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ToSeek
2005-Jun-01, 05:55 PM
Icy Jupiter Moon Throws a Curve Ball at Formation Theories (http://www.spaceref.com/news/viewpr.html?pid=16985)


Scientists studying data from NASA's Galileo spacecraft have found that Jupiter's moon Amalthea is a pile of icy rubble less dense than water. Scientists expected moons closer to the planet to be rocky and not icy. The finding shakes up long-held theories of how moons form around giant planets.

Follow-up to an old topic (http://www.badastronomy.com/phpBB/viewtopic.php?t=18594&highlight=amalthea).

frogesque
2005-Jun-01, 07:52 PM
I'd been reading about this then saw your post (You do have to be quick round here :lol: )

On a sample size of one I wouldn't be too sure that current theories need to go out the window although that has to be a possibility. At the moment I would lever more toward a capture of a cold formed object (KBO?) If there was a significicant fraction of CO2 as well as water ice in its original composition then outgassing of CO2 in the warmer environment near Jupiter could lead to porosity and hence lower bulk density. It would be fascinating to see comparisons with other icy bodies like comets and maybe Deep Impact will shed some more light on this.

Jerry
2005-Jun-02, 02:20 PM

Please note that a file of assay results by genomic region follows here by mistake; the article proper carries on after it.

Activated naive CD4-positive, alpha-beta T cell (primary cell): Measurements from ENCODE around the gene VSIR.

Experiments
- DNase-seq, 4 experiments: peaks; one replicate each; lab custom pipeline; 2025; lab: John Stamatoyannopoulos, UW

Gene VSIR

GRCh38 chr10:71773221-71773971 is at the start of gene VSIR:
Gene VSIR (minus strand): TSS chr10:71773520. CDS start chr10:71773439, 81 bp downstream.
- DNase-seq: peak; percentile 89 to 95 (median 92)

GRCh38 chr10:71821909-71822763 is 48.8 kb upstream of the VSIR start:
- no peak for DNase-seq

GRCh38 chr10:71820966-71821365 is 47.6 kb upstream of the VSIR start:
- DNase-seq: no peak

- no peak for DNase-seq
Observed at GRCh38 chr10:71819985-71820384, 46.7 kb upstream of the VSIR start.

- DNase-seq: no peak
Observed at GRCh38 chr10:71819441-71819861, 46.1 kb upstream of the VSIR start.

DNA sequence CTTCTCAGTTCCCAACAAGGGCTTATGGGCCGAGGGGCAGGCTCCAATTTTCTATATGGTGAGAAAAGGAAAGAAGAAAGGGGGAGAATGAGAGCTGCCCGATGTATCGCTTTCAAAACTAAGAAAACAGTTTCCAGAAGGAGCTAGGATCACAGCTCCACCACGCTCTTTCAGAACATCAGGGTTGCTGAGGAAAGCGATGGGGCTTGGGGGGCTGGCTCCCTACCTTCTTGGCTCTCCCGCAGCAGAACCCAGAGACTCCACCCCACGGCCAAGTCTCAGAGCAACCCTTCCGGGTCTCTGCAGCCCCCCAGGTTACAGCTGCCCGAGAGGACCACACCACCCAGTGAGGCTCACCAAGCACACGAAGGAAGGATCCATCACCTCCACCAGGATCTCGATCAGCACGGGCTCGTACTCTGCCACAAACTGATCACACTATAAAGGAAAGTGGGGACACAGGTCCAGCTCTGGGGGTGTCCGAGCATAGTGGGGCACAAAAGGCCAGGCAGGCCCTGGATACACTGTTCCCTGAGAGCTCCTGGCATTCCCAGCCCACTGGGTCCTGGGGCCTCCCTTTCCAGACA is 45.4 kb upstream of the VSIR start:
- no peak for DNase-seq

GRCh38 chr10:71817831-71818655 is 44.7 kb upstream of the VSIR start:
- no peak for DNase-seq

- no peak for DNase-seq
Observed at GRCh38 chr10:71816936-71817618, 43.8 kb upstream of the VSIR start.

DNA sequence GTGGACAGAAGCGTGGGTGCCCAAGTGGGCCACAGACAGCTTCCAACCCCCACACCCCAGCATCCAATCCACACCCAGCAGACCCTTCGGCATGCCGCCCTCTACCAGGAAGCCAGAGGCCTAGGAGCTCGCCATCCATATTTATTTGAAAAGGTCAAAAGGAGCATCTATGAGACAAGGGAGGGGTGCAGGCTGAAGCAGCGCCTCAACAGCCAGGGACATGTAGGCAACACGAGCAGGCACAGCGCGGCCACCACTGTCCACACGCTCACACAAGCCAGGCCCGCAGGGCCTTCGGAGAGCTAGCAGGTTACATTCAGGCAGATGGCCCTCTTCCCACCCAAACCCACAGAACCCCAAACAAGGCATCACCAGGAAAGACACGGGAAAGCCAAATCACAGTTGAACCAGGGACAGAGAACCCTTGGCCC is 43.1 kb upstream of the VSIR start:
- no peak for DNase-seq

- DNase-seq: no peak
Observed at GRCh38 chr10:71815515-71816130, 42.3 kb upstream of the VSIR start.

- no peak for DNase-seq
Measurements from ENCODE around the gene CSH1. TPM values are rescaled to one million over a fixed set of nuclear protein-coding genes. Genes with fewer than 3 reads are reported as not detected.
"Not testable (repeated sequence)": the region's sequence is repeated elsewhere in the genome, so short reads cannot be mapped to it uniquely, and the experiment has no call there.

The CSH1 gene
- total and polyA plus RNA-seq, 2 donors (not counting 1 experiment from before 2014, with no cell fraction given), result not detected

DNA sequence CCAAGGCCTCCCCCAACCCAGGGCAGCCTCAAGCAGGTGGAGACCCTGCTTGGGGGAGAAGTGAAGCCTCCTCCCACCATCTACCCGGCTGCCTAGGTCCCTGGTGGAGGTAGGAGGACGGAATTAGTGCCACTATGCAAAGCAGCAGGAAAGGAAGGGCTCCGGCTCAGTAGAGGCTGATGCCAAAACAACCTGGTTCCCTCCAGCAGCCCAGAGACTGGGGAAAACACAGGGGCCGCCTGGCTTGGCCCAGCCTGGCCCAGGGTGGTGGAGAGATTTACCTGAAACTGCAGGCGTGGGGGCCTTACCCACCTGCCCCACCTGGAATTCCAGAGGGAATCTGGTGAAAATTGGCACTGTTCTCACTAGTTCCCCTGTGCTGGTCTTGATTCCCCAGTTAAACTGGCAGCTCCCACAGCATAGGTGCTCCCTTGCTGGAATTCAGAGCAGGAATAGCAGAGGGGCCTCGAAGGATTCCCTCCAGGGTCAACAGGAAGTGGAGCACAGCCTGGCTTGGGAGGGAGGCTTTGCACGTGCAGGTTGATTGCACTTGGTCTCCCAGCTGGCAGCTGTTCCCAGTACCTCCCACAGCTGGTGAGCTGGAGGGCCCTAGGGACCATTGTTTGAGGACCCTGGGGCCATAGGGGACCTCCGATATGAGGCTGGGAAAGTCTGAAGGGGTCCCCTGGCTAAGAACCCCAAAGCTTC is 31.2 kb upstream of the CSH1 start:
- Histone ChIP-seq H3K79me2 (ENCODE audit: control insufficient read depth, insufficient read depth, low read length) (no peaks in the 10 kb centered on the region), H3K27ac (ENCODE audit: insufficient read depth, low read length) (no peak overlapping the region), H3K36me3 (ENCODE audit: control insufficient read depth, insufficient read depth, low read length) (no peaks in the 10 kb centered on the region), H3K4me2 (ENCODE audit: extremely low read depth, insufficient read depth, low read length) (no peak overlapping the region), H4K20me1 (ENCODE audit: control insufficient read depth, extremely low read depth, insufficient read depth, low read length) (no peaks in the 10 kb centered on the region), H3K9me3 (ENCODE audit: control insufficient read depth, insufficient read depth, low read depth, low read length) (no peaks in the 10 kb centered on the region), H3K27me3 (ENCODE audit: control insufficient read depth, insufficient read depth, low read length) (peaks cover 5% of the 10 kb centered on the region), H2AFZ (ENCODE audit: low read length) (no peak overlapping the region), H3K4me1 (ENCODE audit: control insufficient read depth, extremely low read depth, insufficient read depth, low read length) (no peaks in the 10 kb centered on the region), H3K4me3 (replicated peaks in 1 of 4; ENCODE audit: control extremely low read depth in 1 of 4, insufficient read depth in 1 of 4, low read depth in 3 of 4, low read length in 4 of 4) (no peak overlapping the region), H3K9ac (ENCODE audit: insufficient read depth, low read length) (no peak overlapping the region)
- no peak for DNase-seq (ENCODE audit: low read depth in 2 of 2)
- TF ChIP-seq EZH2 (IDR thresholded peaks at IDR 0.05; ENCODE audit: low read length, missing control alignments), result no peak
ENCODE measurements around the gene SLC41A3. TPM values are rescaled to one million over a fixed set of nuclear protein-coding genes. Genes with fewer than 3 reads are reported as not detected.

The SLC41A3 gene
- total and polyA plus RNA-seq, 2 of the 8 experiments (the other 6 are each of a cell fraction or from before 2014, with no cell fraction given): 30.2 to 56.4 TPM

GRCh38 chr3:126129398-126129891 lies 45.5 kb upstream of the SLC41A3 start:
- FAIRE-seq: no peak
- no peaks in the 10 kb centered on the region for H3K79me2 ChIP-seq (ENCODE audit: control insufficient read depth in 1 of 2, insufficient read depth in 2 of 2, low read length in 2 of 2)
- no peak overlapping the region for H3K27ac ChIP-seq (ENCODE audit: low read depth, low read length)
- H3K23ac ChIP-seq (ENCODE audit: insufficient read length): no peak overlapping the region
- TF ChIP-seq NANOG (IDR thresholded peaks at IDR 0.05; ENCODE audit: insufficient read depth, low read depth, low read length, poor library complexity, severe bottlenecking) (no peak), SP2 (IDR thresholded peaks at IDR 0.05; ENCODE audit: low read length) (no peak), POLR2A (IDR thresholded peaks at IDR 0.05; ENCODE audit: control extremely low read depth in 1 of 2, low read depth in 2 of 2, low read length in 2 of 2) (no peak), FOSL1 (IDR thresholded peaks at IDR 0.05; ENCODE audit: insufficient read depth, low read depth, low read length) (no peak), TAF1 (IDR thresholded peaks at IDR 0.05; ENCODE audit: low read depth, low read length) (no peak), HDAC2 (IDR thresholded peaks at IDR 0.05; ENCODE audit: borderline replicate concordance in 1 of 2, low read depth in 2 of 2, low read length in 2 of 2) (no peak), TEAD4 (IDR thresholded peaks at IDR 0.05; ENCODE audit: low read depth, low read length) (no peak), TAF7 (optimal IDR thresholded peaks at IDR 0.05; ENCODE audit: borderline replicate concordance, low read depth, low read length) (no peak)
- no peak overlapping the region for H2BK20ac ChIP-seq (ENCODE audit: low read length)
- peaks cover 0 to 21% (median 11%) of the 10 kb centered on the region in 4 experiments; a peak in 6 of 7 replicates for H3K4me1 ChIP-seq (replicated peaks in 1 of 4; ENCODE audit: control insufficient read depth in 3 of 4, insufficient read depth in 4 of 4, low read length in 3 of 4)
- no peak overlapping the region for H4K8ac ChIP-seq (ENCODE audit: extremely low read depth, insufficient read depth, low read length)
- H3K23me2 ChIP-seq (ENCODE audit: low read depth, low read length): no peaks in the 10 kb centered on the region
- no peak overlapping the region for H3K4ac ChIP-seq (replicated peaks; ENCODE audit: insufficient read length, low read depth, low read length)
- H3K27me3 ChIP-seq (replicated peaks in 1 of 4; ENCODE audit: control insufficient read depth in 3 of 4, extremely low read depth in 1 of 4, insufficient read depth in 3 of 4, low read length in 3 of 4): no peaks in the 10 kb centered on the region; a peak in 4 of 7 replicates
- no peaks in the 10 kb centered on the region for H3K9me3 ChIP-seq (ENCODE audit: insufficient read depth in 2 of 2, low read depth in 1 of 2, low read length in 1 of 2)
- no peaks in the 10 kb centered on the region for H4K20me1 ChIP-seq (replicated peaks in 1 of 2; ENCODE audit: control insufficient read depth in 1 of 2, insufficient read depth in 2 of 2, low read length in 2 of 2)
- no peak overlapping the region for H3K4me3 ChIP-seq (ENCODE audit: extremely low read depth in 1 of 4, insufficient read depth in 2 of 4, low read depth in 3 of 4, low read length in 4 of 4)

I'd been reading about this then saw your post (You do have to be quick round here :lol: )

On a sample size of one I wouldn't be too sure that current theories need to go out the window although that has to be a possibility. At the moment I would lever more toward a capture of a cold formed object (KBO?) If there was a significicant fraction of CO2 as well as water ice in its original composition then outgassing of CO2 in the warmer environment near Jupiter could lead to porosity and hence lower bulk density. It would be fascinating to see comparisons with other icy bodies like comets and maybe Deep Impact will shed some more light on this.

Why not lava rock? Lava rock - sometimes - has a density of less than one, it is sometimes red, and could have picked up some water alone the way. Perhaps spit out by IO

The other answer is that it is ~40% more dense than the flyby indicates, but that would be too ah, Jerry 8)

frogesque
2005-Jun-02, 08:18 PM
Interesting idea Jerry but I'm not so sure a light lava block (pumice?) could be ejected with sufficient velocity to escape a planet's gravity and also overcome the additional atmospheric drag caused by its size. Somehow I think heavy minerals and rocks would be favoured. So far as I'm aware no meteorites have been discovered on Earth with a low density. To have come from Io I think there would also have to be a very high sulphur signature

As for the +40% I'm just so not going there but I'm glad to see you haven't lost your sense of humour =D>